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In just a couple of weeks, Derrick Rose will enter unrestricted free agency. After being drafted by the Chicago Bulls in 2008, re-upping on a max extension of his rookie deal in 2011, and being traded to the New York Knicks before the start of the 2016-17 season, the former NBA Most Valuable Player is about to get the right to determine where he’d like to play for the first time ever … and, according to his agent, he doesn’t want to go anywhere.
“Derrick loves New York and wants to be there,” Rose’s agent, B.J. Armstrong, told Bleacher Report recently. “We’ve expressed that to them and been very consistent about it. Whether it happens is on them; all we can do is be clear.”
Armstrong said Rose, who underwent surgery to repair a torn meniscus in his left knee in April, is healthy and working out. He also insinuated that Rose would be willing to take a pay cut (he made $21.3 million last year).
“In the end, we want to explore everything—if you’re going to compete, you clearly need a number of [top] players, so let’s figure that out,” Armstrong said. “We want the best team possible. That’s it. All the other stuff, if the team wins, everyone wins.”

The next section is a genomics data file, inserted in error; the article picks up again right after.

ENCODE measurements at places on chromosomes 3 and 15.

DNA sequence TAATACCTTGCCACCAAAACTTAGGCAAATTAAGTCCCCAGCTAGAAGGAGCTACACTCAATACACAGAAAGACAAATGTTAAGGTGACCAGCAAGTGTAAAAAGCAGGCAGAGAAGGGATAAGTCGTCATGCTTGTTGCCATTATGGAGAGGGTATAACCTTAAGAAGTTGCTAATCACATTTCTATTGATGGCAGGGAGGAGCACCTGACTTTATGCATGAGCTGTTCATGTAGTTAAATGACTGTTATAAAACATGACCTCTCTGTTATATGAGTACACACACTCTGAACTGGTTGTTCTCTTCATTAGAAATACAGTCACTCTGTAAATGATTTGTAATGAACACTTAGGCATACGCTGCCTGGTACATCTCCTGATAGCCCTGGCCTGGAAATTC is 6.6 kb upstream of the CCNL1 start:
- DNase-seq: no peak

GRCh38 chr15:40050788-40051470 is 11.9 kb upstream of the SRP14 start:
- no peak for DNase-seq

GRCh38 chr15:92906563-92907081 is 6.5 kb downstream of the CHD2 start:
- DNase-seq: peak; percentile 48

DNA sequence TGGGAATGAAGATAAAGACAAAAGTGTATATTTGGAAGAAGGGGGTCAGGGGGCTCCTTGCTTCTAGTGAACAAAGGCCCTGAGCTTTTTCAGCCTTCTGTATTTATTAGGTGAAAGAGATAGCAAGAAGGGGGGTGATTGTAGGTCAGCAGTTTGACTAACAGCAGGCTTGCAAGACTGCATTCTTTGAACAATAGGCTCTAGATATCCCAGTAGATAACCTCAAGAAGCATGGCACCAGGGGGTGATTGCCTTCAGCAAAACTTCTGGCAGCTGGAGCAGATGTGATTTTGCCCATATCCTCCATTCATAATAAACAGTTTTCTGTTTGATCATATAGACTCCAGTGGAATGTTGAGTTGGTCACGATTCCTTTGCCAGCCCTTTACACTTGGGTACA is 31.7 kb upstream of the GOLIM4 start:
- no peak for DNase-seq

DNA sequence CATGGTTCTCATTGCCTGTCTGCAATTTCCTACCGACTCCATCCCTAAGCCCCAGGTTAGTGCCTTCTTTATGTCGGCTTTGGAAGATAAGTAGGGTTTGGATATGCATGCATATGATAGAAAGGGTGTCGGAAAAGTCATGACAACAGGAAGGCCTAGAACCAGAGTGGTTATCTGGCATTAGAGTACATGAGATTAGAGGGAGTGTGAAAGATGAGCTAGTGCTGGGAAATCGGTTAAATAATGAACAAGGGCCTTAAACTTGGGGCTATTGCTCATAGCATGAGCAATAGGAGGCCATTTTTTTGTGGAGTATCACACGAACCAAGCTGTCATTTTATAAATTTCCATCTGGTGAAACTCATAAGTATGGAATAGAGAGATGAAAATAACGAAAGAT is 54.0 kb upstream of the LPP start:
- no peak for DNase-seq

The suggestion that Rose might be amenable to a pay cut represents a fairly significant shift from the midseason messaging that saw friends of Rose say he would seek a maximum contract this summer. Those reported rumblings, as you might remember, came in January, just after Rose returned to the Knicks following an unexcused absence that raised questions about his future in the Big Apple.
As the season wore on and the Knicks grew more and more dire, the likelihood that Rose would be long for Madison Square Garden seemed to wane. After the All-Star break, Jeff Hornacek’s team began re-emphasizing team president Phil Jackson’s preferred triangle offense, which wasn’t exactly music to the ears of the pick-and-roll-conversant point guard:
Derrick Rose has a philosophy now with the triangle, a system still like a foreign language to the point guard: “Don’t F’ it up.” […]
Let’s just say, Rose remains reluctant in his embrace of Phil Jackson’s system.
“S–t, do I have a choice? Do I have a choice?” Rose said when asked if he’s warming up to the triangle. “I just want to win games. Winning takes care of every category for an athlete.”
Soon after, Rose went down with a torn meniscus in his left knee, sidelining him for the remainder of the season and necessitating his fourth major knee surgery since 2012. The team left the door to a Rose return ever so slightly ajar, according to Marc Berman of the New York Post: